“The colours represent the Torres Strait Islands. The blue wavy lines represent the ocean. The flag represents the Torres Strait people. The hand represents the strength and courage of the Torres Strait people.” – Veronica Hughson (competition winner).
Winners in Heart Foundation Walking’s inaugural Indigenous polo-shirt design competition were announced this week.
The contest was launched in January as part of the Heart Foundation’s ongoing strategy to raise awareness of the importance of reducing risk of heart disease in Indigenous communities.
The competition also aims to encourage Aboriginal and Torres Strait Islander people to improve their heart health through walking.
Veronica Hughson took out the Torres Strait Islander category, with her striking blue, green and white design.
“The colours represent the Torres Strait Islands. The blue wavy lines represent the ocean. The flag represents the Torres Strait people. The hand represents the strength and courage of the Torres Strait people,” Veronica Hughson said.
Veronica lives in the northern Queensland town of Aloomba. She is a student at Djarragun College in Gordonvale, about 24 kilometres south of Cairns
Fellow Djarragun College student Nadia Lewis, 18, won the Aboriginal category. Nadia is a boarder at the same college, but hails from Amata – an Aboriginal community in the far north-west of South Australia, about 115 kilometres south of Uluru. Nadia’s beautiful design was inspired by her Dream Time story.
80 Indigenous councils, schools, organisations and communities across the country were invited to take part in the competition.
Entrants were asked to create designs that portrayed connection to community, health, equity, the Heart Foundation and walking.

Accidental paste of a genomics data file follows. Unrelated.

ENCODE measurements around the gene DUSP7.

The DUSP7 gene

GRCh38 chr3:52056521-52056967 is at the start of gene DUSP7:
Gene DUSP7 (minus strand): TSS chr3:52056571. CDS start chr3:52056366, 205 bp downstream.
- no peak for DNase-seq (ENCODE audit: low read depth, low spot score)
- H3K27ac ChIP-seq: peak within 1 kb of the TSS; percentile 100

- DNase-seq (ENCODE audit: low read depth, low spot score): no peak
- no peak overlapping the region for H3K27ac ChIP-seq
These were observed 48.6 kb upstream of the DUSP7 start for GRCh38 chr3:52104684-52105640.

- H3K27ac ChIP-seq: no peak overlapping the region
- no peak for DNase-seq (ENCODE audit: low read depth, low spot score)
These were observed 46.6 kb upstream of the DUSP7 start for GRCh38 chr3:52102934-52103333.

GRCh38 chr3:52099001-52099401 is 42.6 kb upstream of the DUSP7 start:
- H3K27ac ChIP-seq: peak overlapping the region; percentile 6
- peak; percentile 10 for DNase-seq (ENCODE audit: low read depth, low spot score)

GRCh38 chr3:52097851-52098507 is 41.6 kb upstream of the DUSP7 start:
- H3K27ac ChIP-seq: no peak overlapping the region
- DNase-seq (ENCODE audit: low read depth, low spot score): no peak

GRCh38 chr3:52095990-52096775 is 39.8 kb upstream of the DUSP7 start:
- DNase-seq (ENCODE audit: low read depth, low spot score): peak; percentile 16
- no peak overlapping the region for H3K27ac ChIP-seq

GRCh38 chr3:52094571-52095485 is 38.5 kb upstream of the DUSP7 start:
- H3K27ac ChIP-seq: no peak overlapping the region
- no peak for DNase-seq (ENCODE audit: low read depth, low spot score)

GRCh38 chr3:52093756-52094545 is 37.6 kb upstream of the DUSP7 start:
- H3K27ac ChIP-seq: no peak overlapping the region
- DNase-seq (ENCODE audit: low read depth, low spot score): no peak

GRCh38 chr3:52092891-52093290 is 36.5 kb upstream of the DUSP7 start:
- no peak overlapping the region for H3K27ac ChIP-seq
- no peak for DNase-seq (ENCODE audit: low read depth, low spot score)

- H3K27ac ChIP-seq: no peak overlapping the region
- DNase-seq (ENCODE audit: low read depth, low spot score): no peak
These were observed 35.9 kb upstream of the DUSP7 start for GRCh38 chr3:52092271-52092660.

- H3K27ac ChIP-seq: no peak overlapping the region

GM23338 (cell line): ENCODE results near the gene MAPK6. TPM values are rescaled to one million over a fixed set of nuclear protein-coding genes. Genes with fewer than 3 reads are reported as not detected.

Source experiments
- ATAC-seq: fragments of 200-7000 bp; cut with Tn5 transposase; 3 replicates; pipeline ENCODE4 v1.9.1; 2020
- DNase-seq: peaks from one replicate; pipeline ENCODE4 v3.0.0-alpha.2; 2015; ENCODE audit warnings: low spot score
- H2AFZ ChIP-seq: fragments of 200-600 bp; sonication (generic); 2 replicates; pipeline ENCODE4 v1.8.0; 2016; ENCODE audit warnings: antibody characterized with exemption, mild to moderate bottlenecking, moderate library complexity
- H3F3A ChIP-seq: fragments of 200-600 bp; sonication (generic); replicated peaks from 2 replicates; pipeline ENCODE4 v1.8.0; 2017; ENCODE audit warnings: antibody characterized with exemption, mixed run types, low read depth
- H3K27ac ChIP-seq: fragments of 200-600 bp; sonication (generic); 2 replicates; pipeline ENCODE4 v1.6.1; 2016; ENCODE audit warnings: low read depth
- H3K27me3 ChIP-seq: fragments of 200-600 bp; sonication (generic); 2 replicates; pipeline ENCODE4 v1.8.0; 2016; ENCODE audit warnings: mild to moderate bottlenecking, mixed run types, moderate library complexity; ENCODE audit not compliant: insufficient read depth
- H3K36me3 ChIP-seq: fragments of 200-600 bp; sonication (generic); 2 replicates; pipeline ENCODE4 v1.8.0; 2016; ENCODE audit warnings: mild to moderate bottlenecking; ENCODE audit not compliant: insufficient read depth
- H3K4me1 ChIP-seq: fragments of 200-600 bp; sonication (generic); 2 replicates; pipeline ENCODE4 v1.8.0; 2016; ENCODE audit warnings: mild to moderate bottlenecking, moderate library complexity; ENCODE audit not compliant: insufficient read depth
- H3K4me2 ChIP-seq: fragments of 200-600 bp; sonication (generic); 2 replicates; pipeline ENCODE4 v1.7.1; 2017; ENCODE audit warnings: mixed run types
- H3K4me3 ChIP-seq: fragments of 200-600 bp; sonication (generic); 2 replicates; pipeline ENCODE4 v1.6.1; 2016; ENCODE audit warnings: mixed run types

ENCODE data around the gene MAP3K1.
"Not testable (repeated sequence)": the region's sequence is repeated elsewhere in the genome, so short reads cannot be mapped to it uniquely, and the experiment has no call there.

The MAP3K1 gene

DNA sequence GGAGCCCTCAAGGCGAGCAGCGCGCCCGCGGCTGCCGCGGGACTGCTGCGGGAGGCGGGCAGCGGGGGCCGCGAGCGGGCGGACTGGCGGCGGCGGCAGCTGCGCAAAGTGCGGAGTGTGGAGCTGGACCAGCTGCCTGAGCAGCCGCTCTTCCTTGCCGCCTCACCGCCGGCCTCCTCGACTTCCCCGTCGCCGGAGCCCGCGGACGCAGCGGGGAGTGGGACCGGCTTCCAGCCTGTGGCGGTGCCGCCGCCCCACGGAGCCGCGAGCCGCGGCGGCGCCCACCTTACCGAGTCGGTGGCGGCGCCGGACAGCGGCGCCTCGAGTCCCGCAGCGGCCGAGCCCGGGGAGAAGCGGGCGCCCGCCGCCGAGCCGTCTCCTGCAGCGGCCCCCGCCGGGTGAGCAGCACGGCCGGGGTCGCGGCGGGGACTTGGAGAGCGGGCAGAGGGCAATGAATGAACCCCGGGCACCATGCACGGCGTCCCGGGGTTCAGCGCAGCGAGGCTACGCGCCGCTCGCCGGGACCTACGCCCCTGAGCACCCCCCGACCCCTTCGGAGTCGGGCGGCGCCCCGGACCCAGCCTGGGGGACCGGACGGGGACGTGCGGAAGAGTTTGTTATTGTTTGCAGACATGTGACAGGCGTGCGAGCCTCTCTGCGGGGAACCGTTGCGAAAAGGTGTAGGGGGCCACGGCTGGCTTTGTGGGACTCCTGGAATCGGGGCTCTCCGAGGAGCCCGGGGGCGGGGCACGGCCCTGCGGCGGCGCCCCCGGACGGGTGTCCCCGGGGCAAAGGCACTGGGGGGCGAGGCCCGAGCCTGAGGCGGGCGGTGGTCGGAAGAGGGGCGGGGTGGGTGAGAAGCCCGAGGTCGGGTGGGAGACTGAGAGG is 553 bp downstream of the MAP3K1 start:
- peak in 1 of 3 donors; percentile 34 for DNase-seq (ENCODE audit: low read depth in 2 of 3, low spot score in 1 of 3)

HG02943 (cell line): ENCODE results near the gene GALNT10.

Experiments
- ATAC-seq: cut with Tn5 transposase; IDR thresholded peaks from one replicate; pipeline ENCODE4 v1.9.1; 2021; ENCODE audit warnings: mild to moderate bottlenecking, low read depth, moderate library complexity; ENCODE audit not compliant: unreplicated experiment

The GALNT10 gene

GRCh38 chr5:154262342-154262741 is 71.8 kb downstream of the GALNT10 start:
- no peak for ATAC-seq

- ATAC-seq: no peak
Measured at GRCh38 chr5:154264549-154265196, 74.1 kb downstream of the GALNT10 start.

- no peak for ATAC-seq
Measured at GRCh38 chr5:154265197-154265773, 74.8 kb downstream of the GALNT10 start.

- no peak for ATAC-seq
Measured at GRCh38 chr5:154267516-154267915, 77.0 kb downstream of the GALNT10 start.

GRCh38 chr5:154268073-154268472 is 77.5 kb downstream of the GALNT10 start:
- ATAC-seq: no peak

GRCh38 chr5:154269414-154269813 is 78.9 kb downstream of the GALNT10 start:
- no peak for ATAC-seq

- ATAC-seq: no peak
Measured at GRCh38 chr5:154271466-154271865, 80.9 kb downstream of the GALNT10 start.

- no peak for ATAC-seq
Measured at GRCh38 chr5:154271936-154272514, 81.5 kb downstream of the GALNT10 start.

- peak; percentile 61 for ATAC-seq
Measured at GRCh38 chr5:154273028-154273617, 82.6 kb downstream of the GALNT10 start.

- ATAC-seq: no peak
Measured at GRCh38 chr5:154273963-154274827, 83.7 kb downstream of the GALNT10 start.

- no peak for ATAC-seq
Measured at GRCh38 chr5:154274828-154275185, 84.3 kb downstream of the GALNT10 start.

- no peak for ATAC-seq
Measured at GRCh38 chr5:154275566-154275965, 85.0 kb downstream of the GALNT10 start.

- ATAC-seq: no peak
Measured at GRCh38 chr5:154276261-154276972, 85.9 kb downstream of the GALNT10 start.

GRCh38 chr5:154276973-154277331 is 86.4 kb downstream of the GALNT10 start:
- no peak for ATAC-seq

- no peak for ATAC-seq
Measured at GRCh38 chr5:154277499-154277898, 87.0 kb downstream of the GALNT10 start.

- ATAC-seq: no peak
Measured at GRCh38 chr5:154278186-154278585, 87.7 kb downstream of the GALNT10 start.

There were two categories – Aboriginal and Torres Strait Islander – with participants entering according to which background they are more strongly influenced by. They were also encouraged to submit a meaningful story about their designs.
Heart Foundation Director of Active Living, Adjunct Professor Trevor Shilton, said the judges were amazed by the creativity, imagination and artistic skill represented in the 25 competition entries.
“It made selecting the winners very challenging,” Professor Shilton said. “We hope to run the competition again and look forward to seeing many more wonderful shirt designs.”
The winning designs will be printed onto polo shirts for our volunteer Walk Organisers who identify as being of Aboriginal and/or Torres Strait Islander backgrounds. Eventually, the shirts will also be for sale in the Heart Foundation shop.
As the competition winners, Veronica and Nadia will each receive a shirt printed with their design, along with a prize.
Heart Foundation Walking is Australia’s largest network of free walking groups*. It has more than 1,100 groups nationwide, including 26 groups specifically for people from Aboriginal and/or Torres Strait Islander backgrounds.
All Heart Foundation Walking groups are currently on hiatus due to the Coronavirus pandemic. For more information, visit Heart Foundation Walking.